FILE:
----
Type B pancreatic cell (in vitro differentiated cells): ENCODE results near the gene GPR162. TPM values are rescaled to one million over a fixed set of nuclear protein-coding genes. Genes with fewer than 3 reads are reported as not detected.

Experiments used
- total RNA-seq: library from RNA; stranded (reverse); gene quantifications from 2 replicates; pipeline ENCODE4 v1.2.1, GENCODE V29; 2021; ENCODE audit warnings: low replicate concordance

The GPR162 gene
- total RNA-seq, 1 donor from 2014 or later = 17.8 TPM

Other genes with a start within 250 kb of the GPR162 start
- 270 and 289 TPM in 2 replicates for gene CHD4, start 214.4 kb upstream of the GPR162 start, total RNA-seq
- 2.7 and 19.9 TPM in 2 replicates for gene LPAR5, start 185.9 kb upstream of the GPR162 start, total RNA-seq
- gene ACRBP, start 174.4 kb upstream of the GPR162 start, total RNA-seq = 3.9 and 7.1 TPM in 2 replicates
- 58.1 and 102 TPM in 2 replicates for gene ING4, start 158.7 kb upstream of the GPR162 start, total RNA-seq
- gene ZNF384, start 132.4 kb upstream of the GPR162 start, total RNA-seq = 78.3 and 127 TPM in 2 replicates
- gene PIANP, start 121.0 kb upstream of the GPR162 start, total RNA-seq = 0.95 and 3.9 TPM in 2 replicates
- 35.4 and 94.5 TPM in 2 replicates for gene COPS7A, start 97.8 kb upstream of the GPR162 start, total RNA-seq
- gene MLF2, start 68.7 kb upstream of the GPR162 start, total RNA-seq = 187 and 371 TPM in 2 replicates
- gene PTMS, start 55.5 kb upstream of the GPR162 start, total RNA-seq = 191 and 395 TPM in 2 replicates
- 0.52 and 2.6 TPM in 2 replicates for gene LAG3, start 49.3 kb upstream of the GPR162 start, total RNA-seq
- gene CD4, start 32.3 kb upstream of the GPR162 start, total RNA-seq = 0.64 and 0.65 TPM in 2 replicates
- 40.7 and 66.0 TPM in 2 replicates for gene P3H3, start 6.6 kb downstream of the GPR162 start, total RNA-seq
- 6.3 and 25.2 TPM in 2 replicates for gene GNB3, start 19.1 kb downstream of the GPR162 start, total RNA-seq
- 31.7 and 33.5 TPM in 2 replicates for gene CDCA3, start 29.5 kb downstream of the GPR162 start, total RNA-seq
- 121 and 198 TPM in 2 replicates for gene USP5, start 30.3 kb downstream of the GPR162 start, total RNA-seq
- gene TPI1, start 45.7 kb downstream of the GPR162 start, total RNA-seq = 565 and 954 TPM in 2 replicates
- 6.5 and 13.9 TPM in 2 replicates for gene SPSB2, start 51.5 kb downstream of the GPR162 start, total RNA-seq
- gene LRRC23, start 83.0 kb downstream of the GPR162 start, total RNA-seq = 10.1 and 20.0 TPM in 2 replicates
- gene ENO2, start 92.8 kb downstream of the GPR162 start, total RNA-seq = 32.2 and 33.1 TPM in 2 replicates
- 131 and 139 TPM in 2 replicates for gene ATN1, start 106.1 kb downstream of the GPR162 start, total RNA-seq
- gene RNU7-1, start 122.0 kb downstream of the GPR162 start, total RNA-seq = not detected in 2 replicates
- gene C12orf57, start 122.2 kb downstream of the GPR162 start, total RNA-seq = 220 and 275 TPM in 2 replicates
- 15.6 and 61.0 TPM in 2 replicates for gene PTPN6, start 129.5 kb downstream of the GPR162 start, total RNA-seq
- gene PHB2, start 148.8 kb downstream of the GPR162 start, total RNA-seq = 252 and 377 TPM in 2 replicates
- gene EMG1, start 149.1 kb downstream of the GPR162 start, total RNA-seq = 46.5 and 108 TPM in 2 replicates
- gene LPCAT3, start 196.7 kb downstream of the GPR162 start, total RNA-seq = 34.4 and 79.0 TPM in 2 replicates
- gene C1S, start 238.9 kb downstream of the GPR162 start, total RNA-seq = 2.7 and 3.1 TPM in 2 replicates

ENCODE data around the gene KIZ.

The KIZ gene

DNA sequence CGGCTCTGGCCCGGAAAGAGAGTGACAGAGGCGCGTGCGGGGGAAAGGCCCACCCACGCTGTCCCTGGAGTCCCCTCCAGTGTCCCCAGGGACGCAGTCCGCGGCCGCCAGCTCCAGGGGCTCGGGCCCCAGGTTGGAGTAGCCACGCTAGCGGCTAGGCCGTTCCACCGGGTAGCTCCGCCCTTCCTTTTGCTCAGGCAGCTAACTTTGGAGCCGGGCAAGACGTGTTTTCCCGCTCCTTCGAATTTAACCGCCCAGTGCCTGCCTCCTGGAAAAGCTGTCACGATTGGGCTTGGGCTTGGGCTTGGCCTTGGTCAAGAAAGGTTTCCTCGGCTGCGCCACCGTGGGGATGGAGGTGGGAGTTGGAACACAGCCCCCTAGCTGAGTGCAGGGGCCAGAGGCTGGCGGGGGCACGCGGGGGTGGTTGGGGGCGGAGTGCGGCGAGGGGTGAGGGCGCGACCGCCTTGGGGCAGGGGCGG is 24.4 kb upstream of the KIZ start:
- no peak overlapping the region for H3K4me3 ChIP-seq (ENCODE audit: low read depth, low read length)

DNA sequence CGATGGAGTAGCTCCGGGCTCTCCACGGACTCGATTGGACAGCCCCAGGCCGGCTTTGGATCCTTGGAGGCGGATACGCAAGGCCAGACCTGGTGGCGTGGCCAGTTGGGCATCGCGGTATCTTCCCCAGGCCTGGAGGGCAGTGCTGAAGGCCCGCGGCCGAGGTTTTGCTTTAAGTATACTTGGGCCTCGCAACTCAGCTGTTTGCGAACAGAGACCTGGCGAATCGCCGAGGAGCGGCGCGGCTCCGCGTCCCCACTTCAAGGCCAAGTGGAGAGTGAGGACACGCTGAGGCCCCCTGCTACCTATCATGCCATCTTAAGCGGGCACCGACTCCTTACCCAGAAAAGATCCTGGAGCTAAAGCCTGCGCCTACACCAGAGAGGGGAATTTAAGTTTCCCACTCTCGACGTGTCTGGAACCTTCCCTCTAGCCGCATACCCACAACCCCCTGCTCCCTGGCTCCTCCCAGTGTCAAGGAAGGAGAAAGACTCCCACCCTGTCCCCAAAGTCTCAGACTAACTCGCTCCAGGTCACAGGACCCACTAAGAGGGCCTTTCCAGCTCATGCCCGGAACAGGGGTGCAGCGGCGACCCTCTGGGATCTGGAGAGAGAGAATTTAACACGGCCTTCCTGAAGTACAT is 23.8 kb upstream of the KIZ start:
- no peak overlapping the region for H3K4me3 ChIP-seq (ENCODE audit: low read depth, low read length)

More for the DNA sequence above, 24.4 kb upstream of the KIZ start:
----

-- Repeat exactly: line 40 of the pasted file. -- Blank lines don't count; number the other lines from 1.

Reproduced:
More for the DNA sequence above, 24.4 kb upstream of the KIZ start: